An AL East Team Will Miss Out on a Playoff Spot
Has anyone taken a look at the MLB standings lately? If you have, you’ve probably noticed that the power across the league is pretty concentrated. The AL East currently has three teams — the Boston Red Sox, New York Yankees, and Tampa Bay Rays — that have a better record than any other team in Major League Baseball. The Yankees and Rays, both with records of 42-26, came into Sunday leading the division. The Red Sox trail both teams by a game and, with a record of 42-28, would be first in any other division in baseball.
So, what’s the point? The point is that it’s highly likely that one of the three aforementioned clubs is going to get screwed out of a postseason spot because they play in the toughest division in baseball. When the Red Sox were swept by the Orioles in mid-April, I wrote that they were in serious danger of burying themselves before the season even really got underway. I also sounded off on David Ortiz, who at the time was batting .158 with 0 home runs and 2 RBI. I’m not sure if he got a hold of some of those Flintstones chewables that gave him his power before or what, but Big Papi has a pulse. All of a sudden the Red Sox DH is 6th in the AL with 15 homers and is batting a much-improved .263 with 45 RBI. He’s a huge reason the Red Sox, who came into the season preaching “run prevention,” are leading the AL in runs scored.
The Yankees owe a good portion of their success to Robinson Cano, who’s batting an AL-leading (with 30 points to spare) .371 amidst the breakout year scouts have been anticipating. Rays DH Carlos Pena is tied with David Ortiz, among others, for 6th in the AL with 15 home runs. Evan Longoria is 3rd in the league in RBI with 52. Needless to say, the offenses of all three teams have been very, very good. As a matter of fact, the Red Sox, Yankees, and Rays are 1st, 2nd, and 3rd, respectively, in the AL in overall runs scored.
While offense has certainly been a factor in placing the three AL East powerhouses atop the MLB rankings, the pitching all three teams have has gotten to this point is pretty amazing. Take a look at this screen shot of the AL wins leaders, courtesy of ESPN:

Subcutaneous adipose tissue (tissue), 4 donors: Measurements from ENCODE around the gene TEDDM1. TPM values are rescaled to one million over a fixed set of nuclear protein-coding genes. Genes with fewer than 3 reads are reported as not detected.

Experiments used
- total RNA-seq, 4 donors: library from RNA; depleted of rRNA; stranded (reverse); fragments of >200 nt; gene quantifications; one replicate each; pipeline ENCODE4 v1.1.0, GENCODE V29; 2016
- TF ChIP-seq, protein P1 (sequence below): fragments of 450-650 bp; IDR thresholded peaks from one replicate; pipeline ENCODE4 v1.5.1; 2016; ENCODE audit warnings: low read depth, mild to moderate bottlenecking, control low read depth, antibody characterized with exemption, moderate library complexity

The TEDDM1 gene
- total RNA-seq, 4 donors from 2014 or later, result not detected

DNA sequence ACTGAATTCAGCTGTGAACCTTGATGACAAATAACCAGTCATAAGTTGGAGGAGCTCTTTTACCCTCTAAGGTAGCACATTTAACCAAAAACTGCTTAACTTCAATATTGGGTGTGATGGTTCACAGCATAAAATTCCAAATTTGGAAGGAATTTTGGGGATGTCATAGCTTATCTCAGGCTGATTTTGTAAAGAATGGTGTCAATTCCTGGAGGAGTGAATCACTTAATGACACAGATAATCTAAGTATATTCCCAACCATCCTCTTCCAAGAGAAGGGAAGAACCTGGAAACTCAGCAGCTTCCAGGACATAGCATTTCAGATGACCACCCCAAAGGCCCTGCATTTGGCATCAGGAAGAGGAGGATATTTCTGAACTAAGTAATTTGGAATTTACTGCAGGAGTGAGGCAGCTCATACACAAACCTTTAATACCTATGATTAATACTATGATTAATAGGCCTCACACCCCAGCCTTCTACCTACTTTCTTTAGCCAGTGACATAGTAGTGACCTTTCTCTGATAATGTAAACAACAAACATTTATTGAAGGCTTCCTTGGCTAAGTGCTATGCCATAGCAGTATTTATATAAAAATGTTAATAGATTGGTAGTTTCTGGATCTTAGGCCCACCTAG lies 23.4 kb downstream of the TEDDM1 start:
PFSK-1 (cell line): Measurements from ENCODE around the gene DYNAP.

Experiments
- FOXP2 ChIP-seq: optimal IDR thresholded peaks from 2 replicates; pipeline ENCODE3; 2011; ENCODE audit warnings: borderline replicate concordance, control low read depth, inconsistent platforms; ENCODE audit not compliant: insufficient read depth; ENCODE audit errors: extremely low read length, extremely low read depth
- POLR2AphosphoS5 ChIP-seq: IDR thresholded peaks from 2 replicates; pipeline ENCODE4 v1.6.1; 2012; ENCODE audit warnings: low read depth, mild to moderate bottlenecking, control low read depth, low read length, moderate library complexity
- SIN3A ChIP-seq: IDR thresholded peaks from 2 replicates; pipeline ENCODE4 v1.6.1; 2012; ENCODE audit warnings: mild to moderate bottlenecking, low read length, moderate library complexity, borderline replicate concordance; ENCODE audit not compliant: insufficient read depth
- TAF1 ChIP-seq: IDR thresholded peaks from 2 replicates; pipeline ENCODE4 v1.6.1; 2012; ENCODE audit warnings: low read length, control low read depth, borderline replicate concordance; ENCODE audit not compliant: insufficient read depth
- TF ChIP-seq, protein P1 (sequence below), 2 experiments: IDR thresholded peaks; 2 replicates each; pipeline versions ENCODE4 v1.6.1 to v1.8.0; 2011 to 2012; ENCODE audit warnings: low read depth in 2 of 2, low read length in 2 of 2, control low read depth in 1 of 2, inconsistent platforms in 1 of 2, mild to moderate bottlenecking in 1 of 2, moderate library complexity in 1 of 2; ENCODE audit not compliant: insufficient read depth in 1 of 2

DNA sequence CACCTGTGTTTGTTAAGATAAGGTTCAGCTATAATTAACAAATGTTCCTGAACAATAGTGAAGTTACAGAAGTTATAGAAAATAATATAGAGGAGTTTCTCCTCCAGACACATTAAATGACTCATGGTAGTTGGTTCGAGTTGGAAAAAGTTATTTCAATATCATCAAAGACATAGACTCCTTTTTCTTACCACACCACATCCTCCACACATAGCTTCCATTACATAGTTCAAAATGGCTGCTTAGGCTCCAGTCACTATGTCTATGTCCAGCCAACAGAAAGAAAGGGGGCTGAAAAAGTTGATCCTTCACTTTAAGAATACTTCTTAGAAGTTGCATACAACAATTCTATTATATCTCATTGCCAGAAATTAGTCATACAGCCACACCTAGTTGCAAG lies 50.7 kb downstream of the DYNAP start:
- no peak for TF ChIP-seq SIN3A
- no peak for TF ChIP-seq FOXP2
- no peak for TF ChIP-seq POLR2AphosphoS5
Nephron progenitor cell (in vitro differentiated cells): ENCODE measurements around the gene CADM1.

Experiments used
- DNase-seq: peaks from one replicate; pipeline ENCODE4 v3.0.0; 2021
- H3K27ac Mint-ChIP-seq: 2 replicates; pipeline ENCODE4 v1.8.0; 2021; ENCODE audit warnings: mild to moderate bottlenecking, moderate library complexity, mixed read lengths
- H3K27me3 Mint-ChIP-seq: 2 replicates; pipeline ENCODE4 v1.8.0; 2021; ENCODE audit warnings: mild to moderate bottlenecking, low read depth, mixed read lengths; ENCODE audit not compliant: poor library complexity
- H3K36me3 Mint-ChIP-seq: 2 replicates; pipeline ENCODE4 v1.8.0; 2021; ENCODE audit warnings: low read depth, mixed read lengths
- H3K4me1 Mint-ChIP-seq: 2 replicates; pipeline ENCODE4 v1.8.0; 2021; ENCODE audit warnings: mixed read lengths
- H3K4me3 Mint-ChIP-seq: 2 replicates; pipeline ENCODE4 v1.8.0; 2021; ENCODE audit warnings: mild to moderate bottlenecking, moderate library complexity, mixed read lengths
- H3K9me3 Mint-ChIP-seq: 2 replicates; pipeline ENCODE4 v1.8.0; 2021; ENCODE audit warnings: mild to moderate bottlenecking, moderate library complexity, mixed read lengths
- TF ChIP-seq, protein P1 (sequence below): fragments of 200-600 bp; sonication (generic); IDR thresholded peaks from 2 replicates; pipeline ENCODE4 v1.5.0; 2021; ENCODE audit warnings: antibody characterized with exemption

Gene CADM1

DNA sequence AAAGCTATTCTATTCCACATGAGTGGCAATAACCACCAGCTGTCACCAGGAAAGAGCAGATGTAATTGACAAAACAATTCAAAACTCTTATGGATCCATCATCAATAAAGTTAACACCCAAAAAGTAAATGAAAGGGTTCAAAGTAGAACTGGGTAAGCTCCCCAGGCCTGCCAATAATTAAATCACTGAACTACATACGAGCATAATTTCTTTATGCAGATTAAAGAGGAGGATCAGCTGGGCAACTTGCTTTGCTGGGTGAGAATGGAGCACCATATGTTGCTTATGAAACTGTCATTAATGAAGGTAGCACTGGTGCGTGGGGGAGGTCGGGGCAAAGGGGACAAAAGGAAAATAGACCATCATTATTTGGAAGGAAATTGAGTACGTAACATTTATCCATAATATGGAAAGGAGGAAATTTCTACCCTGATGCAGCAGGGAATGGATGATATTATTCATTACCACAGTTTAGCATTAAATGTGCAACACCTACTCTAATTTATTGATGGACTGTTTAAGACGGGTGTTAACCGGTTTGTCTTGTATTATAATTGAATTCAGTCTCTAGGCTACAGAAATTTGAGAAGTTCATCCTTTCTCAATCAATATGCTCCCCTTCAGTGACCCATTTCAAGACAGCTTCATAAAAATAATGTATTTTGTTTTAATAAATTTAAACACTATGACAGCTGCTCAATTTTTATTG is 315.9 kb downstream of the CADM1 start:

If that’s a little too small for you to read, let me break it down a bit. With the exception of Detroit’s Justin Verlander, the top seven pitchers in the AL in wins are on either the Rays, Red Sox, or Yankees. The amazing part is that CC Sabathia isn’t even in those top seven (he has 7 wins) and we know he’ll come on strong. The same can be said for Matt Garza, who also has 7 wins. The Red Sox have done it without Josh Beckett, who has been on the DL thanks in part to his injury from swinging a bat.
There are a combined eight pitchers from the three staffs with a legitimate shot at winning 20 games or more by season’s end. Is that going to happen? Absolutely not. But it’s still a huge testament to the success they’ve had so far. Do I think Boston, New York, and Tampa Bay can remain on such a torrid pace the rest of the way? Normally I’d say no because you never know what can happen with injuries and all that. The frightening part for the rest of the AL should be that the teams have already had some tough injuries and somehow are still on top.
In my mind, there’s no question that the three best teams in baseball are all in the same division. If they can somehow continue doing what they’ve been doing the last two months, there’s going to be a team playing golf in October that deserves to be playing baseball.
Stat Credit: ESPN